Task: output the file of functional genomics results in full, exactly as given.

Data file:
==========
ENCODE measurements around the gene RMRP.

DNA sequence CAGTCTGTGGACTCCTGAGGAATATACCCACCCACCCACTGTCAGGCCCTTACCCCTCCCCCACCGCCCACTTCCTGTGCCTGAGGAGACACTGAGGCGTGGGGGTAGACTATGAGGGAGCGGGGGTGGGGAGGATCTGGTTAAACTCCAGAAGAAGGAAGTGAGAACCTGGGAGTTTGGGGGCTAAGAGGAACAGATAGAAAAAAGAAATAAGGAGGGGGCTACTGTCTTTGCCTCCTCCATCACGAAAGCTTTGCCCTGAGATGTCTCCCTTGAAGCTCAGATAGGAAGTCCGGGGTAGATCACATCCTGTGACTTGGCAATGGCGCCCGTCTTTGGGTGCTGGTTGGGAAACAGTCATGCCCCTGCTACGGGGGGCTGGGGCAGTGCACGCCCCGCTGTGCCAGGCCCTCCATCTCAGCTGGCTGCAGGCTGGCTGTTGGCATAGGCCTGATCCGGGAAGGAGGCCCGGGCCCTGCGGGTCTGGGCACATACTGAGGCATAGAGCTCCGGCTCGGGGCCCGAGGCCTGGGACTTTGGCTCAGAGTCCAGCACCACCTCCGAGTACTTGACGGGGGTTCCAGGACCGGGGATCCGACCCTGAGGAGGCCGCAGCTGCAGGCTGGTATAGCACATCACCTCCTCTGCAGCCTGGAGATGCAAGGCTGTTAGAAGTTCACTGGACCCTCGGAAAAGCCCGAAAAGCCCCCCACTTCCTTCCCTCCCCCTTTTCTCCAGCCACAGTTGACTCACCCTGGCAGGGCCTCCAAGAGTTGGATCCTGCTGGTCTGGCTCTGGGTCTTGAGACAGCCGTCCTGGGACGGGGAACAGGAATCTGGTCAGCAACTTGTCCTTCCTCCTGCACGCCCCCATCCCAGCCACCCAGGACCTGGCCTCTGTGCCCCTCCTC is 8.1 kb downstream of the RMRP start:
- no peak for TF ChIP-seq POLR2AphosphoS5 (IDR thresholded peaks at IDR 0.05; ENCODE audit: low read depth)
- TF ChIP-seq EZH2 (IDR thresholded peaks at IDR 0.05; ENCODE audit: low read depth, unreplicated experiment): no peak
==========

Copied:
ENCODE measurements around the gene RMRP.

DNA sequence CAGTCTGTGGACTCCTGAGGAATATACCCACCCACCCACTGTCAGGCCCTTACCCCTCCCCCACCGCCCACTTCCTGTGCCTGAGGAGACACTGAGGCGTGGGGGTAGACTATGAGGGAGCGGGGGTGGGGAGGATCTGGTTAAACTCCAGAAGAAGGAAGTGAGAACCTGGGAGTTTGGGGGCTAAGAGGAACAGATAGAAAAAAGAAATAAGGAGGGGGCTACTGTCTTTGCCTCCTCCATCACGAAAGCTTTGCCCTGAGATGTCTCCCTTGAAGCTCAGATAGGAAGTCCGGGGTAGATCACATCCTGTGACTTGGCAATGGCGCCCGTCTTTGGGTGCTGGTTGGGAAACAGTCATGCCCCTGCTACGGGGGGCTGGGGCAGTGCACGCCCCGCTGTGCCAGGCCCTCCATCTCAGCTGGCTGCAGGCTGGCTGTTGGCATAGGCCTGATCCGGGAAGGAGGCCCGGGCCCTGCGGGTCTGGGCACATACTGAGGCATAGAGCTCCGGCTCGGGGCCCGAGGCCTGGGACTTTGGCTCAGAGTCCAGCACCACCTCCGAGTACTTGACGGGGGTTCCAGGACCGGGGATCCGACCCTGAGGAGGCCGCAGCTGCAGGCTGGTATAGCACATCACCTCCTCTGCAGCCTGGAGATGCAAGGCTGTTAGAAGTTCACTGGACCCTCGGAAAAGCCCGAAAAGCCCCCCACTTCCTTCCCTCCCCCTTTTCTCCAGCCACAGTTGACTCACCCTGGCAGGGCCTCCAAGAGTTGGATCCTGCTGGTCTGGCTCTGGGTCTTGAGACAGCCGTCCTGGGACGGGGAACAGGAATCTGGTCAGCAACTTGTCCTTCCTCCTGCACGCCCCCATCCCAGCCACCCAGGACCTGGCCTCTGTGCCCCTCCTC is 8.1 kb downstream of the RMRP start:
- no peak for TF ChIP-seq POLR2AphosphoS5 (IDR thresholded peaks at IDR 0.05; ENCODE audit: low read depth)
- TF ChIP-seq EZH2 (IDR thresholded peaks at IDR 0.05; ENCODE audit: low read depth, unreplicated experiment): no peak